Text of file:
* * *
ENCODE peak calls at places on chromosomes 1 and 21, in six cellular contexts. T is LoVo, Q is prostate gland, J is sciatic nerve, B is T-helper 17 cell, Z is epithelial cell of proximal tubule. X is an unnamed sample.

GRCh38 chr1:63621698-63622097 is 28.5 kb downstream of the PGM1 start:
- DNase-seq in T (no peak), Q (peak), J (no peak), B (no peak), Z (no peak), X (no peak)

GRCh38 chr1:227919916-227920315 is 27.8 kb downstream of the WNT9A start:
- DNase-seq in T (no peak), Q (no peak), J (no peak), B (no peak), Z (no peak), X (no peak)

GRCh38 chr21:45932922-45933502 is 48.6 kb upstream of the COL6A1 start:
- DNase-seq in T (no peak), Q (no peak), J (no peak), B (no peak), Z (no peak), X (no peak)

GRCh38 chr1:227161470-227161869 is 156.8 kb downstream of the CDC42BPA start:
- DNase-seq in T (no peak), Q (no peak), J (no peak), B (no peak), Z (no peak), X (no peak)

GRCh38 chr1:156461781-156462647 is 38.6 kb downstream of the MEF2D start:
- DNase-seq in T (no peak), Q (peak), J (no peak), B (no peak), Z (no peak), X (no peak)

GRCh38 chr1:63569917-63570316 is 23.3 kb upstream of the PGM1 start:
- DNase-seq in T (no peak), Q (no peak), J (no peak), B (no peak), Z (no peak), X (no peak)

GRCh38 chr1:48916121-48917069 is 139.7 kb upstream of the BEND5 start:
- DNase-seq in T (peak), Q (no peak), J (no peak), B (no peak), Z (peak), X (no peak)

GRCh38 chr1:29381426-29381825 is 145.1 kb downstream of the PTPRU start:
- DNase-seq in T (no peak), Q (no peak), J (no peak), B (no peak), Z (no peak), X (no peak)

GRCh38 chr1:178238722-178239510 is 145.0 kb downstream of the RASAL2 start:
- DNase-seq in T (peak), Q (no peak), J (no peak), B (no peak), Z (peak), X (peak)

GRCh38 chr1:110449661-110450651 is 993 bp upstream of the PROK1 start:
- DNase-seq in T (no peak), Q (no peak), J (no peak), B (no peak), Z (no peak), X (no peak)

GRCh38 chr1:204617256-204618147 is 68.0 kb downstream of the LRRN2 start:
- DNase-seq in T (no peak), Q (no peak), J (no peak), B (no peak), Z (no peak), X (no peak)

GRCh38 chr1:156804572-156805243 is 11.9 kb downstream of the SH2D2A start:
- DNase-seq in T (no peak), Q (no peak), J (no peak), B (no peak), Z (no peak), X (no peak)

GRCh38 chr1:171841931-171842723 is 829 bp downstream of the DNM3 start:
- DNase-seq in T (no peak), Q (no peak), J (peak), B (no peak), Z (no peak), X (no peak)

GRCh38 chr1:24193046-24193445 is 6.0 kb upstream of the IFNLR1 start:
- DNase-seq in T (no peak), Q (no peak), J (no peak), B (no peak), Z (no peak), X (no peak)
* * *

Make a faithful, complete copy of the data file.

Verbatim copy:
ENCODE peak calls at places on chromosomes 1 and 21, in six cellular contexts. T is LoVo, Q is prostate gland, J is sciatic nerve, B is T-helper 17 cell, Z is epithelial cell of proximal tubule. X is an unnamed sample.

GRCh38 chr1:63621698-63622097 is 28.5 kb downstream of the PGM1 start:
- DNase-seq in T (no peak), Q (peak), J (no peak), B (no peak), Z (no peak), X (no peak)

GRCh38 chr1:227919916-227920315 is 27.8 kb downstream of the WNT9A start:
- DNase-seq in T (no peak), Q (no peak), J (no peak), B (no peak), Z (no peak), X (no peak)

GRCh38 chr21:45932922-45933502 is 48.6 kb upstream of the COL6A1 start:
- DNase-seq in T (no peak), Q (no peak), J (no peak), B (no peak), Z (no peak), X (no peak)

GRCh38 chr1:227161470-227161869 is 156.8 kb downstream of the CDC42BPA start:
- DNase-seq in T (no peak), Q (no peak), J (no peak), B (no peak), Z (no peak), X (no peak)

GRCh38 chr1:156461781-156462647 is 38.6 kb downstream of the MEF2D start:
- DNase-seq in T (no peak), Q (peak), J (no peak), B (no peak), Z (no peak), X (no peak)

GRCh38 chr1:63569917-63570316 is 23.3 kb upstream of the PGM1 start:
- DNase-seq in T (no peak), Q (no peak), J (no peak), B (no peak), Z (no peak), X (no peak)

GRCh38 chr1:48916121-48917069 is 139.7 kb upstream of the BEND5 start:
- DNase-seq in T (peak), Q (no peak), J (no peak), B (no peak), Z (peak), X (no peak)

GRCh38 chr1:29381426-29381825 is 145.1 kb downstream of the PTPRU start:
- DNase-seq in T (no peak), Q (no peak), J (no peak), B (no peak), Z (no peak), X (no peak)

GRCh38 chr1:178238722-178239510 is 145.0 kb downstream of the RASAL2 start:
- DNase-seq in T (peak), Q (no peak), J (no peak), B (no peak), Z (peak), X (peak)

GRCh38 chr1:110449661-110450651 is 993 bp upstream of the PROK1 start:
- DNase-seq in T (no peak), Q (no peak), J (no peak), B (no peak), Z (no peak), X (no peak)

GRCh38 chr1:204617256-204618147 is 68.0 kb downstream of the LRRN2 start:
- DNase-seq in T (no peak), Q (no peak), J (no peak), B (no peak), Z (no peak), X (no peak)

GRCh38 chr1:156804572-156805243 is 11.9 kb downstream of the SH2D2A start:
- DNase-seq in T (no peak), Q (no peak), J (no peak), B (no peak), Z (no peak), X (no peak)

GRCh38 chr1:171841931-171842723 is 829 bp downstream of the DNM3 start:
- DNase-seq in T (no peak), Q (no peak), J (peak), B (no peak), Z (no peak), X (no peak)

GRCh38 chr1:24193046-24193445 is 6.0 kb upstream of the IFNLR1 start:
- DNase-seq in T (no peak), Q (no peak), J (no peak), B (no peak), Z (no peak), X (no peak)